We could get much bigger names - in fact we've turned down some of the biggest international names - we just don't want to know any more, because they've stopped doing anything. A good example is Ten Years After; I did the last Top Gear session with them, and we broadcast it, because I thought that John liked them, and they'd been on in the past, and when it went out, he said "Christ, this goes on a bit", listening to a six or seven minute "Good Morning Little Schoolgirl" boogie blues - one suddenly realised that they had started to become victims of their own publicity, and it was now "I will now break the hundred yards dash on the guitar"

He continued:

I didn't even bother to put on the last TYA album when it came in, but John still ploughs through everything that comes in, and he picked out a track that he felt showed they were trying to get out of their rut a bit, and it could happen that we might be willing although they might not be by now - to have them on again

In the early 1970s, Peel tended to mention TYA alongside Deep Purple and Emerson, Lake & Palmer, as groups who played pseudo-progressive music. Yet whereas the latter two bands ignored his criticisms, Alvin Lee eventually became weary of having to play "Goin' Home" - which had been included in Michael Wadleigh's film of the 1969 Woodstock festival, and had made them world-famous - at every gig. Therefore, Ten Years After split up in the mid-1970s and Alvin Lee worked on a number of solo projects. From currently available tracklistings, there is no evidence that Peel played any of Lee's post TYA work, although the duo of Lee and gospel singer Mylon Lefevre did record a Top Gear session in 1973.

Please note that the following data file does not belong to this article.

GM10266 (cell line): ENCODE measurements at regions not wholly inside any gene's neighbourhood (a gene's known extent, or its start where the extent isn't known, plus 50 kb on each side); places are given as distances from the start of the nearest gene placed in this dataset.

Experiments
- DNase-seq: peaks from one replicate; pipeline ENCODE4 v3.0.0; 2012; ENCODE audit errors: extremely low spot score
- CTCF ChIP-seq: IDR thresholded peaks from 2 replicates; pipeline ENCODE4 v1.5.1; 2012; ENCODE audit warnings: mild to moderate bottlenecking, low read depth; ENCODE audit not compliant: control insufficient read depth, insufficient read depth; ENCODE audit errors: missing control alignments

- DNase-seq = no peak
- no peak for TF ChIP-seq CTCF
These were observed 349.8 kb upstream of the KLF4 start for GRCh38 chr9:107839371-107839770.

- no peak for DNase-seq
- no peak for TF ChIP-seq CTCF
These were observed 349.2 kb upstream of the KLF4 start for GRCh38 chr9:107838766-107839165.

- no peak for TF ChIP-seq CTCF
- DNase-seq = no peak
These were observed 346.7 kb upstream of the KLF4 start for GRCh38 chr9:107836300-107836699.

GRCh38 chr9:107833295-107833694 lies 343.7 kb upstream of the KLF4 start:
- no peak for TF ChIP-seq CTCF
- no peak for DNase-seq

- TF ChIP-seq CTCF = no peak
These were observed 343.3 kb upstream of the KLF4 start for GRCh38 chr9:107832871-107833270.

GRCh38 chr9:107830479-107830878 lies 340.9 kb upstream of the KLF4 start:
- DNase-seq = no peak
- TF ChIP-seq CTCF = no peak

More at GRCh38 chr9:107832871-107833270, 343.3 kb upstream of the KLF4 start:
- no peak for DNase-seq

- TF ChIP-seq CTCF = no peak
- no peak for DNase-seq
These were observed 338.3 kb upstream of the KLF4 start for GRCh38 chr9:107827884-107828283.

Festive Fifty Entries

  • None


Five sessions, possibly six. The sixth, listed on the BBC Peel site but not by Ken Garner in the artist section of The Peel Sessions (the standard reference for this site), was released by EMI in 2010 as a digital EP called John Peel Session (23rd November 1972). No official releases are known of the five other sessions.

1. Recorded: 1967-11-21. First broadcast: 10 December 1967. Repeated: ?

  • Love Until I Die / Don't Want You Woman / Sometime I Feel Like Going Home / Losing The Dogs (& ‘The Sound’, first broadcast 21 November 1967)

2. Recorded: 1968-03-13. First broadcast: 07 April 1968. Repeated: 12 May 1968

  • Rock Your Mama / Portable People / I Ain't Seen No Whiskey (& ‘May Be Wrong But I Won’t Be Wrong Always’, first broadcast 14 January 1968)

3. Recorded: 1968-08-14. First broadcast: 18 August 1968. Repeated: 29 September 1968

  • Woman Trouble / Woodchoppers Ball / I'm Going Home (& ‘Spiders In My Web’, first broadcast 29 September 1968)

4. Recorded: 1968-12-30. First broadcast: 05 January 1969. Repeated: 02 March 1969

  • Don’t Want You Woman / Speed Kills / A Sad Song / No Title (& ‘Woman Trouble’, first broadcast 02 March 1969)

5. Recorded: 1969-06-09. First broadcast: 15 June 1969. Repeated: 27 July 1969

  • Good Morning Little Schoolgirl / Woke Up This Morning / I Can’t Keep From Crying Sometimes (& ‘Crossroads’, first broadcast 27 July 1969)

6.(?) Recorded: unknown. First broadcast: 23 November 1972. Repeated: ?

  • I'm Writing You A Letter / There's A Feeling / Rock N Roll Music To The World

Other Shows Played

See Also

External Links